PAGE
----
Thursday, March 08, 2007

Rest in Peace, Steve Rogers

I'll admit it.

I still read comic books.

Mostly I keep up with the Dark Knight--a.k.a., the Batman--and his compatriots in the DC Comics universe, but I grew up on the exploits of Spider-Man, the Avengers, and the Fantastic Four, so from time to time I will pick up one of the comics that spin their stories and those of their friends and foes in the Marvel Universe.

Since my move to Cape Cod, however, I no longer live near to a comic book store, so I sometimes get my comics news from unexpected places. This morning it was National Public Radio!

That's right, such august journalistic institutions as the BBC, the Chicago Sun-Times, USA Today, NPR, and CNN have all been covering the death of Steve Rogers, also known as Captain America. (In case you don't know Captain America, here's a link to his official biography.)

His death came at the end of the Civil War that's been raging in the Marvel world--following a particularly destructive battle, the United States government passes the "Superhuman Registration Act" which requires costumed crime fighters to register themselves (and reveal their secret identities in the process). Some think it's necessary to protect the populace, and others think it's a violation of their civil rights. The two groups fight. There are fairly explicit parallels to the battles raging in our country today around the question of how many freedoms can be sacrificed in the name of protecting freedom.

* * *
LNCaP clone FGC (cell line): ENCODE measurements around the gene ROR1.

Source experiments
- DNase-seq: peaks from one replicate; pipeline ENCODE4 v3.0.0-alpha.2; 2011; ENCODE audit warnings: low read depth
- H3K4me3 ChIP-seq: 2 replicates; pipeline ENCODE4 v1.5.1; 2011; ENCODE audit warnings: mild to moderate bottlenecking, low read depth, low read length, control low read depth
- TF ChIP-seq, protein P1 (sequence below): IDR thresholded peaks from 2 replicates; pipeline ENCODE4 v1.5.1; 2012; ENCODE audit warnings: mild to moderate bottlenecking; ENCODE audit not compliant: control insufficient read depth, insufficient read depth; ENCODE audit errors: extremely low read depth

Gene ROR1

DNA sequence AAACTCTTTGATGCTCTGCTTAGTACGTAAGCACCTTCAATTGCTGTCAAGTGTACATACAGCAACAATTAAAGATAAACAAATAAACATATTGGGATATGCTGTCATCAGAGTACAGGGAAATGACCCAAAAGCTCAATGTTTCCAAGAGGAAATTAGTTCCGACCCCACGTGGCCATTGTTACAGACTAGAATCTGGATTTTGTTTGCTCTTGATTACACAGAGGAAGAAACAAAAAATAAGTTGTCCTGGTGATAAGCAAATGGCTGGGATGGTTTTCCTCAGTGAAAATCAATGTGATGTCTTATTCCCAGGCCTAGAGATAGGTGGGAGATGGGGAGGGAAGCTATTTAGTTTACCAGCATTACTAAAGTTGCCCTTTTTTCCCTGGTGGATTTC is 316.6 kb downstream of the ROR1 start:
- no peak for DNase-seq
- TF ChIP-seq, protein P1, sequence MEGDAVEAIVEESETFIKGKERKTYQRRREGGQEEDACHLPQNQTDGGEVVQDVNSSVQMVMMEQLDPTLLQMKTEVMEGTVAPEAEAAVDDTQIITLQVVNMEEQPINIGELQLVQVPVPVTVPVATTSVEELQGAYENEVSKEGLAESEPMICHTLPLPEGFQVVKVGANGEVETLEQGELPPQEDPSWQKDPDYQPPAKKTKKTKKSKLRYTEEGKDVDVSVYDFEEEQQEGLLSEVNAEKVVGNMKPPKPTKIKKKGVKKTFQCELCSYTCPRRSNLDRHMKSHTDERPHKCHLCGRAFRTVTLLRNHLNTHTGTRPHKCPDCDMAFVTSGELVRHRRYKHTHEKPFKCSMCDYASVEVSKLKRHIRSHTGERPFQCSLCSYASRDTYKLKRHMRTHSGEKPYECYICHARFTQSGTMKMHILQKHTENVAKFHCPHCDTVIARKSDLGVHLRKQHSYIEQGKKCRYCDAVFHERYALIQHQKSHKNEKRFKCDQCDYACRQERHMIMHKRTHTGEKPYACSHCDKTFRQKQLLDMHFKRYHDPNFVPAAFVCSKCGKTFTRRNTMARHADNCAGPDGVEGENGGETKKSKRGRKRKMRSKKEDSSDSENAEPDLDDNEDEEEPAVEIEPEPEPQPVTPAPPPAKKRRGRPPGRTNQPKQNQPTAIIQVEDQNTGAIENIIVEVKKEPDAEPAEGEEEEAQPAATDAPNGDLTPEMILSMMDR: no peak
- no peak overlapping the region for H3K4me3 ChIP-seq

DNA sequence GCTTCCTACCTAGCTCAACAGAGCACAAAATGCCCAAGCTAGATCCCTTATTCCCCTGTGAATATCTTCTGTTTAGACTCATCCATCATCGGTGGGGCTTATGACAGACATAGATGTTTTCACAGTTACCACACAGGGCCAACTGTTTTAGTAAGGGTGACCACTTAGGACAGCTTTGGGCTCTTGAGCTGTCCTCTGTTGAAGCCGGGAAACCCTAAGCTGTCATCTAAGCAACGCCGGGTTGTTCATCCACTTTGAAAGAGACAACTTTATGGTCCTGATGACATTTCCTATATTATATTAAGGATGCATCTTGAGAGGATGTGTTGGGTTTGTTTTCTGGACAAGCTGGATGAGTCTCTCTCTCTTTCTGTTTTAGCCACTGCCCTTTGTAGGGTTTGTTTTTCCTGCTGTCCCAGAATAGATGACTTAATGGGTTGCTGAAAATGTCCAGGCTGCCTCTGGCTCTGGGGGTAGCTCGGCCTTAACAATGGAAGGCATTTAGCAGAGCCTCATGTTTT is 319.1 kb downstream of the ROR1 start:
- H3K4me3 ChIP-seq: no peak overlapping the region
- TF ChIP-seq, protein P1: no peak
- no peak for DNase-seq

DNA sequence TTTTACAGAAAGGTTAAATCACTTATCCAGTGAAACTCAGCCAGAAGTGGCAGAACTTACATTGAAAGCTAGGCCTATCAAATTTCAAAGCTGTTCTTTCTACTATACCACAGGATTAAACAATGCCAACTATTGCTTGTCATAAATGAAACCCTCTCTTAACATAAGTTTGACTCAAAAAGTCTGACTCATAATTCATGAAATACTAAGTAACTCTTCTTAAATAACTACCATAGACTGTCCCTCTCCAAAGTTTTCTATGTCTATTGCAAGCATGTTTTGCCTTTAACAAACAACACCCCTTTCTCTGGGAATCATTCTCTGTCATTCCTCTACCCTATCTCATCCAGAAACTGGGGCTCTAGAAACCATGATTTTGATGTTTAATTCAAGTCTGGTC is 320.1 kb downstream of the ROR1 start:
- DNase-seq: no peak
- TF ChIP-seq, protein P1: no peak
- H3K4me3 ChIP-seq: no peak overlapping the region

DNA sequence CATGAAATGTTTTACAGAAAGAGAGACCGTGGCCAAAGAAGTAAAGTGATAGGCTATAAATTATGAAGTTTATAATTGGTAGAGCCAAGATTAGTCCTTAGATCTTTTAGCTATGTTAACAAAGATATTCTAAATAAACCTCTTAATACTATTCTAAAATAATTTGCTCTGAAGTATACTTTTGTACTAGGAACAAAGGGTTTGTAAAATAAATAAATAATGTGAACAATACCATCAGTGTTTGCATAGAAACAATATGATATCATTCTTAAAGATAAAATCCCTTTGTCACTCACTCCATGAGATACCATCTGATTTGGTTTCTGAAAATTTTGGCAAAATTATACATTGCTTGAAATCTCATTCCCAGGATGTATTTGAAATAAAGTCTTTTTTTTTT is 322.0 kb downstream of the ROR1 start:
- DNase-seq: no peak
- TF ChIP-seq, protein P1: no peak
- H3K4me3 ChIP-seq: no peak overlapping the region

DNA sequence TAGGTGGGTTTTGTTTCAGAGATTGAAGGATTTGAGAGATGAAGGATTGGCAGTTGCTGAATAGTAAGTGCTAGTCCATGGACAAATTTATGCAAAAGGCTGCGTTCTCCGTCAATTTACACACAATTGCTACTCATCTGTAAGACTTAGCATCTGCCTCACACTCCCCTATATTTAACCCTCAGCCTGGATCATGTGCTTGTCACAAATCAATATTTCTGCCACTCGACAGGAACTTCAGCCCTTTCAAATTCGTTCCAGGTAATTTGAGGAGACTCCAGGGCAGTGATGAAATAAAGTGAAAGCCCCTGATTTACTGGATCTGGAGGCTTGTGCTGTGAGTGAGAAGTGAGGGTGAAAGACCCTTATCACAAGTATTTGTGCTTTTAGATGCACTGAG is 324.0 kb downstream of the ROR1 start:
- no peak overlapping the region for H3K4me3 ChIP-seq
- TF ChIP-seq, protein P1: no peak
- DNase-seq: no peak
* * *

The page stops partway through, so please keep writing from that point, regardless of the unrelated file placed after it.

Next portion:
Pretty heavy stuff for a comic book. Although not unheard of. In fact, comics have often tackled some heavy things in their pages. (See the Wikipedia article on Registration Acts in comic books for some examples, or Wiki's larger article on the so-called Bronze Age of Comic Books during which many titles confronted issues such as drug abuse, racism, etc.)

Yes, a lot of heavy things were going on, still I'm struck by the death of such an iconic figure as Captain America. I put it up there with the death of Superman in 1993 and the breaking of the Batman's back in 1993-1994. These figures--each of whom I grew up with--were legendary, unstoppable, unbeatable; for generations they've been "living symbols" of strength that is good, and honorable, and indomitable. And in the last decade they've been knocked off their pedestals.

It's true that Superman came back from the dead, and the Batman's broken spine was healed, and we may well not have seen the last of Captain America, but we'll never again be able to see them as invincible. And if heroes such as these are not invicible, who or what can be? Perhaps this more acurately reflects the world we live in, but Cap . . . I'll miss you.

In Gassho,

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